JERUSALEM -- Anat Kamm, an Israeli woman convicted of stealing classified military documents during her army service last decade, was released from jail Sunday after being paroled for good behavior.
Kamm, now 26, stole more than 2,000 documents, hundreds of them classified and top-secret, while assigned to the office of a major general during her mandatory military service between 2005 and 2007 -- a case that in some way parallels that of Pfc. Bradley Manning, now known as Pvt. Chelsea Manning, who was convicted of illegally downloading classified documents from a U.S. Army computer.
Upon completing her army service, Kamm passed the documents to Haaretz newspaper reporter Uri Blau, who in 2008 based several reports on the documents, including one suggesting the Israeli army was circumventing Supreme Court orders in military operations against Palestinian targets.
Blau's story was cleared for publication by military censors but tipped off an investigation by the army and the Shin Bet security agency. That probe led back to Kamm, who was arrested in 2009 and held under house arrest for months before a court-imposed gag order was lifted in April 2010, allowing Israeli media to report the case.
Originally charged with espionage, Kamm reached a plea bargain and admitted to unlawfully possessing and passing on classified material. She denied she intended to harm state security. She was sentenced to a four-and-a-half-year jail term, later reduced to three and a half years on appeal.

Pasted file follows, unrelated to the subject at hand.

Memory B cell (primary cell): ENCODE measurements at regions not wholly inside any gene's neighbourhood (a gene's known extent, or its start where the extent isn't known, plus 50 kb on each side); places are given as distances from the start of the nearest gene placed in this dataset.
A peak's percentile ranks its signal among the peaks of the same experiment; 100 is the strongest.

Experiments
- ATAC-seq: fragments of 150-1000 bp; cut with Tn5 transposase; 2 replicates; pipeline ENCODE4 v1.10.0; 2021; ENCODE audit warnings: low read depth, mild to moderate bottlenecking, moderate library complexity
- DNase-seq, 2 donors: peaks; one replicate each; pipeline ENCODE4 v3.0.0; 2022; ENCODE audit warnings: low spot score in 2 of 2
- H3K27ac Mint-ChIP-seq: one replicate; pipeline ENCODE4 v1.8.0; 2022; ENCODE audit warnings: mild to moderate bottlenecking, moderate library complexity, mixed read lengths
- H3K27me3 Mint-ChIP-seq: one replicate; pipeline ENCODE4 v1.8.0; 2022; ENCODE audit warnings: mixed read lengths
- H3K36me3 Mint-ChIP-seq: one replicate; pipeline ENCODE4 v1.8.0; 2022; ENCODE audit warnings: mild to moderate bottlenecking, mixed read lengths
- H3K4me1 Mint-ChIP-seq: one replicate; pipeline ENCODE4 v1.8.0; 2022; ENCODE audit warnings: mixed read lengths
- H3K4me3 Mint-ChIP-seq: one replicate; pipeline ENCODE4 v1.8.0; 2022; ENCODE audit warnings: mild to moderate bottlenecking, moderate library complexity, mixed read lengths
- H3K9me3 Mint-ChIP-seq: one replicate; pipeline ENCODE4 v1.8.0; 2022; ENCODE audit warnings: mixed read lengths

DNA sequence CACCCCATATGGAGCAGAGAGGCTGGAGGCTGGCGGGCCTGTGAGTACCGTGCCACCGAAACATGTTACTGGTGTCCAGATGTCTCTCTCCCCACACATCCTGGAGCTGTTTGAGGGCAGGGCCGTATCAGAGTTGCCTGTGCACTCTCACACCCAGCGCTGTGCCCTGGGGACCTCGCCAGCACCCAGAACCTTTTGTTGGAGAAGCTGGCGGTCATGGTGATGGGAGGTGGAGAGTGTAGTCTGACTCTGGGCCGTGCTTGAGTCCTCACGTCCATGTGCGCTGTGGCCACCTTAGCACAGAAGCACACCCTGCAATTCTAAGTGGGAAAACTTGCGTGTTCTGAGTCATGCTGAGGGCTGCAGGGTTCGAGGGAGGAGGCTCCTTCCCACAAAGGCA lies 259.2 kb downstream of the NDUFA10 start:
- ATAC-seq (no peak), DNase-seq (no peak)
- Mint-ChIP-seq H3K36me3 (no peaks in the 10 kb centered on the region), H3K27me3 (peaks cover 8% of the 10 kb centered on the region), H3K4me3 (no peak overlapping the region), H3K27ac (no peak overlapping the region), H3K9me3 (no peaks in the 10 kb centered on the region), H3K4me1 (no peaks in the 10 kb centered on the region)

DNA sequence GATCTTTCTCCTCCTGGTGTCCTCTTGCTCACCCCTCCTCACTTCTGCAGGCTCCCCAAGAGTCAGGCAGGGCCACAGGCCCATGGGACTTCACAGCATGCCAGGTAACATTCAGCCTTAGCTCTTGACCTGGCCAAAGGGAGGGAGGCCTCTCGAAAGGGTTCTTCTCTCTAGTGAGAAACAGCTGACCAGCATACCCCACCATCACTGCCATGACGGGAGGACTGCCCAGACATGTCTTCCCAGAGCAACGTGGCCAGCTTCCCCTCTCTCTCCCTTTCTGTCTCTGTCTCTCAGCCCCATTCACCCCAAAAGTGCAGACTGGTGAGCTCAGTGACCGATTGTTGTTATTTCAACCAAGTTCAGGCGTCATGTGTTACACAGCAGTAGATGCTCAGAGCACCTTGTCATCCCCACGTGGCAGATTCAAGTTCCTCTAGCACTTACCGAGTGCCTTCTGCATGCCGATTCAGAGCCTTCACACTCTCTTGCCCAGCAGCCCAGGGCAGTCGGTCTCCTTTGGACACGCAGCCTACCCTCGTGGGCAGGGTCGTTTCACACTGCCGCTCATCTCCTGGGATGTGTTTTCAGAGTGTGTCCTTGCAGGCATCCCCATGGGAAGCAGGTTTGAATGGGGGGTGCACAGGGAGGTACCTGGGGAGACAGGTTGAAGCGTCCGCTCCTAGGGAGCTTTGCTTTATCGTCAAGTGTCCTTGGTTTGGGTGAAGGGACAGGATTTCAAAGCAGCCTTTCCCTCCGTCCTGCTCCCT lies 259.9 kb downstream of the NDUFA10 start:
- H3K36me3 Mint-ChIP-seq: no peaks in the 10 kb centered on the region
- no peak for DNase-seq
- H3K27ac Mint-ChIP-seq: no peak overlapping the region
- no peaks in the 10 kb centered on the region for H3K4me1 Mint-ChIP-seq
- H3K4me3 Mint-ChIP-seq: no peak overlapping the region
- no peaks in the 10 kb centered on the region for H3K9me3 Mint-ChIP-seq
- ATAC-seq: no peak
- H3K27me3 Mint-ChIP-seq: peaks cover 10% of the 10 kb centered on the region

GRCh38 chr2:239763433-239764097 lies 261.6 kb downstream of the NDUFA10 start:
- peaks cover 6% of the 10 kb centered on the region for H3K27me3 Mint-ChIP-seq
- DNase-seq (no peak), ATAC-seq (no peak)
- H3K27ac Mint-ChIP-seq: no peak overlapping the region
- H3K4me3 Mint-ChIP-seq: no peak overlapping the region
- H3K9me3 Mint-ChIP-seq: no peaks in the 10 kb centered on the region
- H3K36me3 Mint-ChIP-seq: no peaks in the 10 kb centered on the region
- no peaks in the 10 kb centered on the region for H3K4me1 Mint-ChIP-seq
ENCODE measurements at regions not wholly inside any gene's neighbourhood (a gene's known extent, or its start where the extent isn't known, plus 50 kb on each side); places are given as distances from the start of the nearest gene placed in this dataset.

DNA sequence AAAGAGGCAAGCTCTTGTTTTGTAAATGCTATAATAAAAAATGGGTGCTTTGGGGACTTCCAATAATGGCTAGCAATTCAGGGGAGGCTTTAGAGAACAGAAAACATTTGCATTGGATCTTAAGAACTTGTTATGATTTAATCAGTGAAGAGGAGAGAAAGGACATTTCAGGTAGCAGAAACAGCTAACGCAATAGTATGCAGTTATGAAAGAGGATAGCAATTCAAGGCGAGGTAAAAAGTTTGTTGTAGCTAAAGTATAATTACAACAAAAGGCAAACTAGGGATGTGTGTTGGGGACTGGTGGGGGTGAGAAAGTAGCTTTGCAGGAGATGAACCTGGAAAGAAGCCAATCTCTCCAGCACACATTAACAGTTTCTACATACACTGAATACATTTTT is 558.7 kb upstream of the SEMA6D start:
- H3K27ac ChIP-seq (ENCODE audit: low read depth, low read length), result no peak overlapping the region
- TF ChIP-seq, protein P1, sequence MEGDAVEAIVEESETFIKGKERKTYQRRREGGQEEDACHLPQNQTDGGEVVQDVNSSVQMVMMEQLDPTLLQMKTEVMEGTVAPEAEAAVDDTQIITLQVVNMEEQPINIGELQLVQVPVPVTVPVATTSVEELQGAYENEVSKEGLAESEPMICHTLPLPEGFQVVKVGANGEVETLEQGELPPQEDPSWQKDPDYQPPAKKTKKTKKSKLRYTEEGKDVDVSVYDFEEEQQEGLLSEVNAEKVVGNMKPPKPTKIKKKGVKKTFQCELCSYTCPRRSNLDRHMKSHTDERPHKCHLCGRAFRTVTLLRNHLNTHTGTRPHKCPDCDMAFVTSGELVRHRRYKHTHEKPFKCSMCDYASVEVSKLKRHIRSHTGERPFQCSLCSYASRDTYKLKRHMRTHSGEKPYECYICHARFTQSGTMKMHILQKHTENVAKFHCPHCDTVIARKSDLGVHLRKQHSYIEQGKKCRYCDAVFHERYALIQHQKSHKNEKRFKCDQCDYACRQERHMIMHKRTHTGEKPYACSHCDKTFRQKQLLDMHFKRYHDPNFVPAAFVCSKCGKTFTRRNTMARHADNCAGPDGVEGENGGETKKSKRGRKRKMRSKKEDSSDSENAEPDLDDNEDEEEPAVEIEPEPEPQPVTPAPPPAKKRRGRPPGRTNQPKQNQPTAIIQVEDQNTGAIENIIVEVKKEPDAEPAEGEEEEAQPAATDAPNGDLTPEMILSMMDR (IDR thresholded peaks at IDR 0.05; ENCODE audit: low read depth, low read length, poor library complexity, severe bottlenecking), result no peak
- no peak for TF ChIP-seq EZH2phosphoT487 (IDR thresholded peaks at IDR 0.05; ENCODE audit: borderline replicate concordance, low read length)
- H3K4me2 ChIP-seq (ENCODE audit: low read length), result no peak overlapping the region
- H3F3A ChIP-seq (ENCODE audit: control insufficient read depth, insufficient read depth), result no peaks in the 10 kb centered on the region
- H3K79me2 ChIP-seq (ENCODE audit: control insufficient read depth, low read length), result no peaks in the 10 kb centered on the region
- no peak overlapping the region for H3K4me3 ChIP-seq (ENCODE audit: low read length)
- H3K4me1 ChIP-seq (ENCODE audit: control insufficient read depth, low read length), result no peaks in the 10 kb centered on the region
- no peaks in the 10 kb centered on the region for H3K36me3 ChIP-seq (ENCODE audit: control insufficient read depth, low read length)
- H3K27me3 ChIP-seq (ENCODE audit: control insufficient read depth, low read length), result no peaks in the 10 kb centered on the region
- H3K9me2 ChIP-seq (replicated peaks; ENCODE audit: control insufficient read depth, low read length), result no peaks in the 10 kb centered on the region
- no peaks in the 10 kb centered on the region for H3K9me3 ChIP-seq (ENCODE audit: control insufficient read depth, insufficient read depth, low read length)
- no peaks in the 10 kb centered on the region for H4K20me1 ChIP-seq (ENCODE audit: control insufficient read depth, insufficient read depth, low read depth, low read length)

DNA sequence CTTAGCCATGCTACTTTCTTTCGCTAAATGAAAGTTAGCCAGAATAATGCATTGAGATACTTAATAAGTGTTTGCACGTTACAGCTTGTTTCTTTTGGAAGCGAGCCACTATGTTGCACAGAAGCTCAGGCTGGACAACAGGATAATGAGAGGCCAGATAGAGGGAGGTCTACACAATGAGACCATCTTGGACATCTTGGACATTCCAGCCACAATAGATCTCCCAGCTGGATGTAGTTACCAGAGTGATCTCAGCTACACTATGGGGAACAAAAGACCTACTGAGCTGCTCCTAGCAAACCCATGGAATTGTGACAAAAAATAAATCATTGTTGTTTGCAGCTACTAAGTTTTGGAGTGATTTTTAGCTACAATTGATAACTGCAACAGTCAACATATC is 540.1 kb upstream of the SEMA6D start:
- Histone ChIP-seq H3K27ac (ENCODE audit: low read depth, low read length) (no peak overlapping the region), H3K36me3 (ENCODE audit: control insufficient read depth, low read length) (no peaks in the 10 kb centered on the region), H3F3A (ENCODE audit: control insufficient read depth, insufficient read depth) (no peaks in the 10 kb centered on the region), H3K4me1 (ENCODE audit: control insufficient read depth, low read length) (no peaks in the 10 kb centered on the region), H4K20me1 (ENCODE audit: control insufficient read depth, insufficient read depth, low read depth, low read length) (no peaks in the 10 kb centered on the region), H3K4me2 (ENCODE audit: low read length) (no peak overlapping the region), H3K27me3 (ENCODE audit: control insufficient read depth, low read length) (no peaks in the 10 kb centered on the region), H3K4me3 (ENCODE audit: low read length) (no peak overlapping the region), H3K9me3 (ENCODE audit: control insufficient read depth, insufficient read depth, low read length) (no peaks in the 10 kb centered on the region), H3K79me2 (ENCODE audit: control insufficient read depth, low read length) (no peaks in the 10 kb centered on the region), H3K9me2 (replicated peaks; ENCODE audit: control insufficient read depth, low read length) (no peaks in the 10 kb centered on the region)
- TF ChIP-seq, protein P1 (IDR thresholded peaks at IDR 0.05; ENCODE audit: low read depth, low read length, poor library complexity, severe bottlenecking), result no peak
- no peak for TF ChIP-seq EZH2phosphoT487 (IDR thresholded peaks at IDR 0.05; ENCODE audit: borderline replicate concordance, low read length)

After 26 months in prison, Kamm was released Sunday under certain restrictions, including a ban on leaving the country for the remainder of her sentence.
A handful of activists waited for her outside the prison, calling her a traitor.
Blau, the journalist, had fled the country and ultimately returned to face charges. After agreeing to a plea bargain, he was sentenced to four months of community service in 2012.
The case raised concerns in Israel about freedom of the press.
Meanwhile, Kamm filed a civil lawsuit against Blau and Haaretz, demanding compensation of more than $700,000 for being exposed.
The army has since acted to further limit access to classified documents, but information security remains a permanent challenge.
Israeli media reported this month that an employee of the country's nuclear research center in Dimona was recently fired for using a flash drive to download academic articles in his field of expertise, chemistry, from a highly classified computer at work.
Reportedly, the veteran employee used a colleague's computer for this on 14 occasions because his own did not have a port for external connections. He was severely reprimanded and barred from civil service for 10 months.
The judge in his case in his case said the employee's acts posed a double security risk-- removing highly classified material that would cause Israel tremendous damage if leaked, as well as compromising all computers and related systems at the nuclear facility by possibly exposing them to dangerous spyware and malware.
Stuxnet, for example, the malicious computer worm that targeted Iran's nuclear program four years ago, is believed to have been introduced via flash drive.